Fix Mitral Valve Prolapse with This One Mineral

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Find out about the #1 nutrient deficiency that could be contributing to your mitral valve prolapse symptoms.

More videos on the First Symptom of Magnesium Deficiency (Tetany):


0:00 Introduction: What is mitral valve prolapse?
0:47 Mitral valve prolapse symptoms
1:16 Hypomagnesemia and mitral valve prolapse
2:38 Magnesium deficiency and heart health
4:11 Magnesium for mitral valve repair
5:39 Things that deplete magnesium

Today, we’re going to talk about the #1 nutrient deficiency involved with mitral valve prolapse syndrome. If you have mitral valve prolapse, your heart valves are not opening and closing correctly.

Mitral valve prolapse causes floppy, leaky valves that are large and bulging. This bulging, displaced tissue is called prolapse, which leads to inefficient heart pumping.

Mitral valve prolapse symptoms include weakness, fatigue, palpitations, anxiety, and shortness of breath. It’s often described as idiopathic, which means it has no known cause. Mitral valve prolapse is generally treated with beta-blockers or a calcium channel blocker.

In a double-blind study, 141 subjects with mitral valve prolapse were compared to 40 healthy subjects. Sixty percent of the mitral valve prolapse group had magnesium deficiency compared to only 5% of the healthy subjects.

Low magnesium leads to high adrenaline. It also accelerates the aging of the fibroblast cell, which helps you make collagen, elastin, and hyaluronic acid. As we age, the fibroblast cell is very important for our skin, ligaments, tendons, and valves.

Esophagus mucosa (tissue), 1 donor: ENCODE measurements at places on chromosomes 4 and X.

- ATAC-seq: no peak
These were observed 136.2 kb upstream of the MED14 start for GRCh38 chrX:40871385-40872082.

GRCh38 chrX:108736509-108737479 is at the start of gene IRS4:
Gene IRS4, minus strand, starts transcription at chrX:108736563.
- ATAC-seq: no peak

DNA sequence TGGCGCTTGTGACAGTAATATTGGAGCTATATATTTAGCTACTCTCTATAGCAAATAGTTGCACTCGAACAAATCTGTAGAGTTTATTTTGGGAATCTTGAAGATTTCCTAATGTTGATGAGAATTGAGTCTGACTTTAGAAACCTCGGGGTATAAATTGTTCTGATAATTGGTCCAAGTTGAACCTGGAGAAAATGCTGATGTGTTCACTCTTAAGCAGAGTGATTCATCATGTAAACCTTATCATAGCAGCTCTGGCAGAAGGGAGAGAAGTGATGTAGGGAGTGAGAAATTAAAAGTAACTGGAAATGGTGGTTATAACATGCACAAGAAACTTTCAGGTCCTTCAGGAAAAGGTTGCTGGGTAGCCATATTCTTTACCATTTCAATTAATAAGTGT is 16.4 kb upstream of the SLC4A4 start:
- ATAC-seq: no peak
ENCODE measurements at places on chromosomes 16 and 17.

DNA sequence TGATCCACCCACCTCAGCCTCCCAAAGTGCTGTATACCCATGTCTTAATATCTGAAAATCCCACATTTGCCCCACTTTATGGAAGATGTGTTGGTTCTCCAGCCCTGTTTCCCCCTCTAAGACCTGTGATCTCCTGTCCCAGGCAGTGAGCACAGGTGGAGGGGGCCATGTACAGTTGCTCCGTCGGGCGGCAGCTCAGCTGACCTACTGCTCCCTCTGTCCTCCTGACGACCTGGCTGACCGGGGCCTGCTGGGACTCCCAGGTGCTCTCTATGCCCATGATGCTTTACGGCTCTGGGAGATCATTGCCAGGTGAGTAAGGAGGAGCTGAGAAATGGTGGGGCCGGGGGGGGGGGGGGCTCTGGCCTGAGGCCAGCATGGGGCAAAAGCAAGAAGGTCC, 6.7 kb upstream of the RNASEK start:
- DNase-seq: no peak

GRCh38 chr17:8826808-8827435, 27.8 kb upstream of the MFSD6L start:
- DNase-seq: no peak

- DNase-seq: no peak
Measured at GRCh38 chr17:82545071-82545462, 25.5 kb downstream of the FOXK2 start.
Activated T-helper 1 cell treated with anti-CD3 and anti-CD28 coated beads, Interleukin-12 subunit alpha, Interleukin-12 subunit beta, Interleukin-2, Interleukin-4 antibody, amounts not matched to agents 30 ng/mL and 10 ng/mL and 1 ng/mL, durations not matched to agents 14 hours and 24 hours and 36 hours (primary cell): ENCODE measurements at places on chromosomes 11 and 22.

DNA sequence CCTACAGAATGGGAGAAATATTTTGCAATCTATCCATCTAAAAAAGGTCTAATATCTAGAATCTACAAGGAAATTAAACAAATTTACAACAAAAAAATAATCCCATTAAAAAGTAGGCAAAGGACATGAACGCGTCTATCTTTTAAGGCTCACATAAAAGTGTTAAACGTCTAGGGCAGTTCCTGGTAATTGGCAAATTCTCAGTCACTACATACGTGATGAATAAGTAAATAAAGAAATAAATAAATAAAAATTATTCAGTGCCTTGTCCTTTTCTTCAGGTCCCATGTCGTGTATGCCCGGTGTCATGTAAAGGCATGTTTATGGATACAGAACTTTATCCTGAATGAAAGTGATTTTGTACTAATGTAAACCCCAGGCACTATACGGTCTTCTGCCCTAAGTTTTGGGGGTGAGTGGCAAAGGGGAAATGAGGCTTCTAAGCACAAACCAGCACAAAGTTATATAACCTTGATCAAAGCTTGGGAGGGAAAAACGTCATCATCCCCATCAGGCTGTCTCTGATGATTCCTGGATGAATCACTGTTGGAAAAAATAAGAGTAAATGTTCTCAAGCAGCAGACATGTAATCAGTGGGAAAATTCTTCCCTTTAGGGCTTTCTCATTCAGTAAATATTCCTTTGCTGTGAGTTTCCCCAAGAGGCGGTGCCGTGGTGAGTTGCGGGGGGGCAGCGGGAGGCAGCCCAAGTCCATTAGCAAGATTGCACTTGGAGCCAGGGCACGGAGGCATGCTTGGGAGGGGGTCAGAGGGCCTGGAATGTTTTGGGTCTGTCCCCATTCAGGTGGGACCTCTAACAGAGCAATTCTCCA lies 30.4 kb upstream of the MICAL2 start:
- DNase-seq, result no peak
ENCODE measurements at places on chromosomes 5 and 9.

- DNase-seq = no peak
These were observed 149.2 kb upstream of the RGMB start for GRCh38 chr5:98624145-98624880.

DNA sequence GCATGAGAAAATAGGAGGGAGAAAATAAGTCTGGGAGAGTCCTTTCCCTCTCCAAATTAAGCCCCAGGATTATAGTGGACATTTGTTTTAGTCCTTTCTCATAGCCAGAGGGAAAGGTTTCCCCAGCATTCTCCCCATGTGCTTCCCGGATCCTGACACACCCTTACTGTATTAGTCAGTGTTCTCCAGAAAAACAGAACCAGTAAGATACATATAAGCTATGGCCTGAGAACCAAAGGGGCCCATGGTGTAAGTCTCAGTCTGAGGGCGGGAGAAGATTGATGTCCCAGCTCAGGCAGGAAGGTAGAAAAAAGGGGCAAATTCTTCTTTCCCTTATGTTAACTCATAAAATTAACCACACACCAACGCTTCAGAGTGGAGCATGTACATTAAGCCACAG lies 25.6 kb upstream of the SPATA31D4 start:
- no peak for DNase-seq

One of the first signs of magnesium deficiency is tetany. Surprisingly, 85% of people with mitral valve prolapse have tetany!

Don’t just rely on the RDA if you’re deficient in magnesium. Try taking 400 mg 2 to 3 times a day, working up to this amount slowly. Also, ensure you’re getting enough vitamin D. Magnesium won’t work without vitamin D!

Avoid sugar and refined carbs because they significantly decrease magnesium.

It takes years for a magnesium deficiency to show up and it can take up to a year to correct. Try magnesium glycinate to increase your magnesium levels over time.

Dr. Eric Berg DC Bio:
Dr. Berg, age 59, is a chiropractor who specializes in Healthy Ketosis & Intermittent Fasting. He is the author of the best-selling book “The Healthy Keto Plan” and is the Director of Dr. Berg Nutritionals. He no longer practices, but focuses on health education through social media.

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Dr. Eric Berg received his Doctor of Chiropractic degree from Palmer College of Chiropractic in 1988. His use of “doctor” or “Dr.” in relation to himself solely refers to that degree. Dr. Berg is a licensed chiropractor in Virginia, California, and Louisiana, but he no longer practices chiropractic in any state and does not see patients, so he can focus on educating people as a full-time activity, yet he maintains an active license. This video is for general informational purposes only. It should not be used to self-diagnose, and it is not a substitute for a medical exam, cure, treatment, diagnosis, prescription, or recommendation. It does not create a doctor-patient relationship between Dr. Berg and you. You should not make any change in your health regimen or diet before first consulting a physician and obtaining a medical exam, diagnosis, and recommendation. Always seek the advice of a physician or other qualified health provider with any questions you may have regarding a medical condition.

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Thanks for watching! I hope this helps you understand how increasing magnesium may help improve mitral valve prolapse. I’ll see you in the next video.

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